Post Provided by Charlie Outhwaite & Nick Isaac
Nick and Charlie are giving a presentation on ‘Biodiversity Indicators from Occurrence Records’ at the BES Annual Meeting on Wednesday 16 December at 13:30 in Moorfoot Hall. Charlie will also be presenting a poster on Tuesday 15 December between 17:00 and 18:30 on ‘Monitoring the UK’s less well-studied species using biological records‘ in the Lennox Suite.
Biodiversity Indicators are some of the most important tools linking ecological data with government policy. Indicators need to summarise large amounts of information in a format that is accessible to politicians and the general public. The primary use of indicators is to monitor progress towards environmental targets. For the UK, a suite of indicators are produced annually which are used to monitor progress towards the Aichi targets of the Convention on Biological Diversity as well as for European Union based commitments. However, this is complicated by the fact that biodiversity policy within the UK is devolved to each of the four nations, so additional indicators have been developed to monitor the commitments of each country.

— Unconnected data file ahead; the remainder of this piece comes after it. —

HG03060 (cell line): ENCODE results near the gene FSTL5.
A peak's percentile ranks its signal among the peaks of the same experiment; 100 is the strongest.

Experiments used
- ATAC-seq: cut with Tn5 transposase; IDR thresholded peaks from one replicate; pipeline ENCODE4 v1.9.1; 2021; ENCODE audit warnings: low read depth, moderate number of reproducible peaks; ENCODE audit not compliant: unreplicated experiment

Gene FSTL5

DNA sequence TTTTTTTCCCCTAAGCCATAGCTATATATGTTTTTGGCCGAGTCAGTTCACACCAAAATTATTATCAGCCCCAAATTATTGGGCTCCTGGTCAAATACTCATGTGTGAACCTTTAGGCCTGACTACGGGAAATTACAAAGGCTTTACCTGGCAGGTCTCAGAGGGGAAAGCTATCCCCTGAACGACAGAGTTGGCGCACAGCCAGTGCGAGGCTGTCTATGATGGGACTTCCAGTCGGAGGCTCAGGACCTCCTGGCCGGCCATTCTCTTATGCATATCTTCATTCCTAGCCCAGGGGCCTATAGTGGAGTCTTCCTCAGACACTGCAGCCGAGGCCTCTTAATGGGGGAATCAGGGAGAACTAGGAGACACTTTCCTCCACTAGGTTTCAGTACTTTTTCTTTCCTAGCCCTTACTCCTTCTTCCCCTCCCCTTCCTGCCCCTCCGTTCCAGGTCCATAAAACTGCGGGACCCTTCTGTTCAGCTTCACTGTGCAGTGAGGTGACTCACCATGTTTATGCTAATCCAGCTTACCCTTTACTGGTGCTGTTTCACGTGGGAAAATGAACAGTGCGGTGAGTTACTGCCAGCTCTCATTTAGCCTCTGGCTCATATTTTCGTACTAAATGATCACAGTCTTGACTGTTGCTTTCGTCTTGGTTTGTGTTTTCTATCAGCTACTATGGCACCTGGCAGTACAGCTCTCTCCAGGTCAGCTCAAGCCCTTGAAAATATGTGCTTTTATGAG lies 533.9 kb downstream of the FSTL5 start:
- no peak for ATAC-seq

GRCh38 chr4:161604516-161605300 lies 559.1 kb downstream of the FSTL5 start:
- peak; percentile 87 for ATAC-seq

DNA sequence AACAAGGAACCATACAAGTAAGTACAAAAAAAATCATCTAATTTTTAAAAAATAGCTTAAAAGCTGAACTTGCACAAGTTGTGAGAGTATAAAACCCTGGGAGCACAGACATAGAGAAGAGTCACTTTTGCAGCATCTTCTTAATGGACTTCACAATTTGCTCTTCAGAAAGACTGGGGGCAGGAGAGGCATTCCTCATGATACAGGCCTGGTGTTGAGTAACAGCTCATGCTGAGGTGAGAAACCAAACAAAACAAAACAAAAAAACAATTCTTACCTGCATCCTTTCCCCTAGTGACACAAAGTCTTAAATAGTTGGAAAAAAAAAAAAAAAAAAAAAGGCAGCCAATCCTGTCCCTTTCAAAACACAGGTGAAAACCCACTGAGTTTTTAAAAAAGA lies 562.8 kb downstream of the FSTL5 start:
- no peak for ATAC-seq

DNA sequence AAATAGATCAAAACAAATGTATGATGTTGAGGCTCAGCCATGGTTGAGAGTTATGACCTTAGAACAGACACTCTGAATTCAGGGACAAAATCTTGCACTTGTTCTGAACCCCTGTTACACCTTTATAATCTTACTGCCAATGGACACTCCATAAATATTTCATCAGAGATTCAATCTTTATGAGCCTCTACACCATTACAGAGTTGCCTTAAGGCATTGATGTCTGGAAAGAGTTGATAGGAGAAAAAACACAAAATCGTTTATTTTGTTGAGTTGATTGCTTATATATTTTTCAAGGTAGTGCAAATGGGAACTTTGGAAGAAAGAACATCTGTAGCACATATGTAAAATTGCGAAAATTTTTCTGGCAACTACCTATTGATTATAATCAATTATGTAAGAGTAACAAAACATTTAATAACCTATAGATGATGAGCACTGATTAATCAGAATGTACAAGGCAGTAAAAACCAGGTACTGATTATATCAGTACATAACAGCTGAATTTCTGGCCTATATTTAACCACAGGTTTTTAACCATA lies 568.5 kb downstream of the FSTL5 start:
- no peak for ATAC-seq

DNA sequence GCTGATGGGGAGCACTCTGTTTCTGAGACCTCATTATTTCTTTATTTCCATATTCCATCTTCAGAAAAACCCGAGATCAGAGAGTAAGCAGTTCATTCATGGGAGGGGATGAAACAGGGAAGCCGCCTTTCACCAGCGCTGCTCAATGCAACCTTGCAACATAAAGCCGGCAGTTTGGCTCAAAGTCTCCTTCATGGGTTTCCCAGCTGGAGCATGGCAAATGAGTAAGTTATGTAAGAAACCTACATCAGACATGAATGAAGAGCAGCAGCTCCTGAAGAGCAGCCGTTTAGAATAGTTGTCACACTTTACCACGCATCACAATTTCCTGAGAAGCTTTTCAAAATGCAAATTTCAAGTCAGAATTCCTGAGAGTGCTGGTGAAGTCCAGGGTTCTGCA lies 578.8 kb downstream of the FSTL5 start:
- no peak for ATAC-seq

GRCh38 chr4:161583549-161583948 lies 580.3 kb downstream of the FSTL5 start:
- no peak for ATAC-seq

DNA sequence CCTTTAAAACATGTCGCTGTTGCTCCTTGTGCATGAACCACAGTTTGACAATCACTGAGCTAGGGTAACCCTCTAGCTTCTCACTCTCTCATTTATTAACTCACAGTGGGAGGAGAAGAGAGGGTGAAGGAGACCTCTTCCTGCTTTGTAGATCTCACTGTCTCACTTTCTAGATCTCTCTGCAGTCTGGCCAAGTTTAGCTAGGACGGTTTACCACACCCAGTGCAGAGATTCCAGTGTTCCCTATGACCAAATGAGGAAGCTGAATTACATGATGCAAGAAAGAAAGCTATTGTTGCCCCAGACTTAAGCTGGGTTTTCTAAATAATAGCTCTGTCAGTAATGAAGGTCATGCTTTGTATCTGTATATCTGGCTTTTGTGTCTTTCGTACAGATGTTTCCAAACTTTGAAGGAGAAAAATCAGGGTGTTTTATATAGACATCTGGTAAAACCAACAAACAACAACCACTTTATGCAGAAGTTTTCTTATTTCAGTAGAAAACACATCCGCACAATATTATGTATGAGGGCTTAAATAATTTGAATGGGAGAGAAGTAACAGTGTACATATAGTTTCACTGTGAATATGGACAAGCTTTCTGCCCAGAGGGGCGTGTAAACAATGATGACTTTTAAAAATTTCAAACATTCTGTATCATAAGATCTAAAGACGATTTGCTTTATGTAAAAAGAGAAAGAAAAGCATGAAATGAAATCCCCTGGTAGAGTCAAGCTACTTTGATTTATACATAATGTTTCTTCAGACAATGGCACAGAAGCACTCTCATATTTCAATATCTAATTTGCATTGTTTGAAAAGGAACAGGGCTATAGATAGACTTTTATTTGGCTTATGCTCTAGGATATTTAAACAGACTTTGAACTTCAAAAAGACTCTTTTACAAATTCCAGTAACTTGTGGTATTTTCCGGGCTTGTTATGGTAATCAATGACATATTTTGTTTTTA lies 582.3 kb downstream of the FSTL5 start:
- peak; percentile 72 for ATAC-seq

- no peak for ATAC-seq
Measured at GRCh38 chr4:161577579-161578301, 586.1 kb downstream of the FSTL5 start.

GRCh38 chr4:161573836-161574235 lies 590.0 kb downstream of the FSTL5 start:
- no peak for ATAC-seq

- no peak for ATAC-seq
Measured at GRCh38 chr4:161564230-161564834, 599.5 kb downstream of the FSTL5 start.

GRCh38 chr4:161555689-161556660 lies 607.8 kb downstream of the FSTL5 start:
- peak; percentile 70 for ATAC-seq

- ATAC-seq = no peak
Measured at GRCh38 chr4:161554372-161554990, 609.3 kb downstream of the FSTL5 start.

A range of biodiversity indicators exist within this suite covering the five strategic goals of the Convention; which include addressing the causes of biodiversity loss, reducing pressures on biodiversity and improving status of biodiversity within the UK. Within strategic goal C (improve status of biodiversity by safeguarding ecosystems, species and genetic diversity) there are currently 11 “State” indicators that use species data to monitor progress towards the targets underlying this goal. Most existing species based indicators use abundance data from large scale monitoring schemes with systematic protocols. However, there are other sources of data, such as occurrence records, that can offer an alternative if they are analysed using the appropriate methods. This post will discuss the development of species indicators for occurrence records to complement the current UK species based indicators, specifically relating to the C4b priority species indicator and the D1c pollinators indicator. Continue reading